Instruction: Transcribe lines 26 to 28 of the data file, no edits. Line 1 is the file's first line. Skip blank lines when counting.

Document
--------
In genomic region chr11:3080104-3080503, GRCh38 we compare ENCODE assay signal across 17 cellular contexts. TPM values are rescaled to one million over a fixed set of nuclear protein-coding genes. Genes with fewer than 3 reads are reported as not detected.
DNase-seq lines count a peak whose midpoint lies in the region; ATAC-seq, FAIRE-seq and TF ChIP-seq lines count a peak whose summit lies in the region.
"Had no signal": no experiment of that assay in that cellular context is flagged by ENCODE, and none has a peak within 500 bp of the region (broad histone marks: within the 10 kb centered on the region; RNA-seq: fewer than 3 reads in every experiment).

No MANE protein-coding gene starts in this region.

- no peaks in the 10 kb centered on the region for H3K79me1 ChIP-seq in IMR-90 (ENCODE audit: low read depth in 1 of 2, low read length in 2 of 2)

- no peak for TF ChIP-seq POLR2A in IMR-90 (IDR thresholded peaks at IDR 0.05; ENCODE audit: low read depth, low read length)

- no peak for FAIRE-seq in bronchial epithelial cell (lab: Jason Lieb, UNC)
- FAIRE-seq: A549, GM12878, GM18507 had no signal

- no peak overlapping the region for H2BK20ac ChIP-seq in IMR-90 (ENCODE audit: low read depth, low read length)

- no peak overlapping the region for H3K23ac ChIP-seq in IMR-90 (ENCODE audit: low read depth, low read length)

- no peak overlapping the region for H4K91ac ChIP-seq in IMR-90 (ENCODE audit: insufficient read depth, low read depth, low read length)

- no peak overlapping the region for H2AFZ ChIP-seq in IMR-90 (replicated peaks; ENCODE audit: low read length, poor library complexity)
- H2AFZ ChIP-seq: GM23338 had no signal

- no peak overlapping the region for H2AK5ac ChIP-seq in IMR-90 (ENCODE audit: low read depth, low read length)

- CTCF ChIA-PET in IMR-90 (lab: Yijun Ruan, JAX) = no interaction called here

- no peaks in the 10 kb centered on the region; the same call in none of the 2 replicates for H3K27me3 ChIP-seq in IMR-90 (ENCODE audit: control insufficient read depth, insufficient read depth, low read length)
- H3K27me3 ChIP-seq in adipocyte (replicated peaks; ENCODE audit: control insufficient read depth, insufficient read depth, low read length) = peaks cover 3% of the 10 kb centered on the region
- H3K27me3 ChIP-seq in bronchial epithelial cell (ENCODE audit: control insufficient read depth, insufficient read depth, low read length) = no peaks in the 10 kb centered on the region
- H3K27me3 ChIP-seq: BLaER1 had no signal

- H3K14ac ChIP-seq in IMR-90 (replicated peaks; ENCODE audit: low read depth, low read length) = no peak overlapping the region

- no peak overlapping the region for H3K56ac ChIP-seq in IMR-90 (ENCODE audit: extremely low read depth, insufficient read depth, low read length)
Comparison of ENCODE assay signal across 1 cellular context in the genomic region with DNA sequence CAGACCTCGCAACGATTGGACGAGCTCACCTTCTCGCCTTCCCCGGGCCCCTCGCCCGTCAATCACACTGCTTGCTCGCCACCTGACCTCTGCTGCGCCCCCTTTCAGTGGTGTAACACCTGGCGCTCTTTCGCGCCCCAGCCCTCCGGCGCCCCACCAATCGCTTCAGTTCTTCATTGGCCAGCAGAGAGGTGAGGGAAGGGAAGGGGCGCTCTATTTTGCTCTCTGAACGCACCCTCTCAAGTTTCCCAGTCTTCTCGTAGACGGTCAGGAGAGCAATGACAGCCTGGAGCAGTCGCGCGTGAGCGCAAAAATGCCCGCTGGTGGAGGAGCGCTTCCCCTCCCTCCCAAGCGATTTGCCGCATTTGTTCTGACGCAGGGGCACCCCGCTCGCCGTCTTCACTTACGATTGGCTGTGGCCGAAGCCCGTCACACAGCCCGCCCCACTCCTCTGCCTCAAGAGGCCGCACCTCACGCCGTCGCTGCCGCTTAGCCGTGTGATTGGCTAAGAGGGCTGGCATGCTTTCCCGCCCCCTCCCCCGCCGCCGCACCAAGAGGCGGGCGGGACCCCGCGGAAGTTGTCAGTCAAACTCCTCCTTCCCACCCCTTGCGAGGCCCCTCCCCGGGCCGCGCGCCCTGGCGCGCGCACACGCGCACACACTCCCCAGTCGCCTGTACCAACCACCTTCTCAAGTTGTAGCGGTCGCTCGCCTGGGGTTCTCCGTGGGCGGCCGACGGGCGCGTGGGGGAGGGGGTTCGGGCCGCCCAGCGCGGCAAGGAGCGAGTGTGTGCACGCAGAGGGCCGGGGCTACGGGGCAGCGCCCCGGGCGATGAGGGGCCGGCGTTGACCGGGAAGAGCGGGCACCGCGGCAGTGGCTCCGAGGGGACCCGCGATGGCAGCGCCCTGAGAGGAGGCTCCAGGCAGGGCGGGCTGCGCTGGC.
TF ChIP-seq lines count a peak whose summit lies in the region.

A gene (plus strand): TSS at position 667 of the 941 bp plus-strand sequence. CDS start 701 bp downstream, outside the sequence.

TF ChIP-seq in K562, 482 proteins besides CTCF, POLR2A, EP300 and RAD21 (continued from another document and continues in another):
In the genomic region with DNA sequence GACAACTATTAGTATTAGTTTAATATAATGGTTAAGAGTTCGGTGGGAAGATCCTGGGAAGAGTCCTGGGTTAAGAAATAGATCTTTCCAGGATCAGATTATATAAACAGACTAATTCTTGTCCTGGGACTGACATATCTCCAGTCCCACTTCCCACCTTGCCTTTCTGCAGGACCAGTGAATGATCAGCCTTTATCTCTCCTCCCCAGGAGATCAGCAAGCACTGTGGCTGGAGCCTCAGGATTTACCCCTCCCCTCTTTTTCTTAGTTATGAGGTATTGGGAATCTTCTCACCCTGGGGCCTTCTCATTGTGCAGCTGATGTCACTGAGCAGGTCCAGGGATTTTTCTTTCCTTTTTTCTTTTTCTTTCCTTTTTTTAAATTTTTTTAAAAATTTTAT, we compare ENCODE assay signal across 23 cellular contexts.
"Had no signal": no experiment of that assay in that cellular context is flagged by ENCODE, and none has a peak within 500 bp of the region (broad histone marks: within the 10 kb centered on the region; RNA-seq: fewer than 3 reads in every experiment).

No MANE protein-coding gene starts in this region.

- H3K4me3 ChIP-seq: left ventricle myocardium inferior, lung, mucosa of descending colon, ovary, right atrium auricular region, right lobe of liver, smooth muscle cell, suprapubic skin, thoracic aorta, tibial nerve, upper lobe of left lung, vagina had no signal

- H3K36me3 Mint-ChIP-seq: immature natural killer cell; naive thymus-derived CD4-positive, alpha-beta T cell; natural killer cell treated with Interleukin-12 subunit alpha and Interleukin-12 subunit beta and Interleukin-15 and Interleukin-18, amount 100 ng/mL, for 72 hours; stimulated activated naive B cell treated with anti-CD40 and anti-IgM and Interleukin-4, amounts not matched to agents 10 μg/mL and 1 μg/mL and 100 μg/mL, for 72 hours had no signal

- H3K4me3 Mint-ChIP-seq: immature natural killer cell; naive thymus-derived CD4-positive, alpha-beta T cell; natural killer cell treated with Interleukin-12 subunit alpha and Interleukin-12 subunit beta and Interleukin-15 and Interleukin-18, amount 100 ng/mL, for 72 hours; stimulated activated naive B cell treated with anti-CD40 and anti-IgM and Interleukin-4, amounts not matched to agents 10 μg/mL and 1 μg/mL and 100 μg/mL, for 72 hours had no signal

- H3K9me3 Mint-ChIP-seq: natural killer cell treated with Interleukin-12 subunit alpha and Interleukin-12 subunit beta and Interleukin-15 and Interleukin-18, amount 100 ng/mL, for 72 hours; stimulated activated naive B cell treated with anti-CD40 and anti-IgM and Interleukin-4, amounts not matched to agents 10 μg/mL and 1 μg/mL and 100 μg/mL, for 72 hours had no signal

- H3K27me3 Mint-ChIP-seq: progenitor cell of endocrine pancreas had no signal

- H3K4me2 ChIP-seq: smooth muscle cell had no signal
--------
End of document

In the genomic region with DNA sequence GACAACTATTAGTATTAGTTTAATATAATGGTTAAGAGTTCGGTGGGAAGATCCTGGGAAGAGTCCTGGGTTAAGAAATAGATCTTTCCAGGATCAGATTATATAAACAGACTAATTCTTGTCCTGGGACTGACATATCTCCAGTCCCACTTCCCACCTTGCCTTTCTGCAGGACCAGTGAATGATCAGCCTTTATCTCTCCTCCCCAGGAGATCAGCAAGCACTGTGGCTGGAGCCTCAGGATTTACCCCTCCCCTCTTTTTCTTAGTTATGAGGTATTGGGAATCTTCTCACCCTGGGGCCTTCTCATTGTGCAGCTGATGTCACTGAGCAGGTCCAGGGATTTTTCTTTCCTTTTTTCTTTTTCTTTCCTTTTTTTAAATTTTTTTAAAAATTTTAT, we compare ENCODE assay signal across 23 cellular contexts.
"Had no signal": no experiment of that assay in that cellular context is flagged by ENCODE, and none has a peak within 500 bp of the region (broad histone marks: within the 10 kb centered on the region; RNA-seq: fewer than 3 reads in every experiment).

No MANE protein-coding gene starts in this region.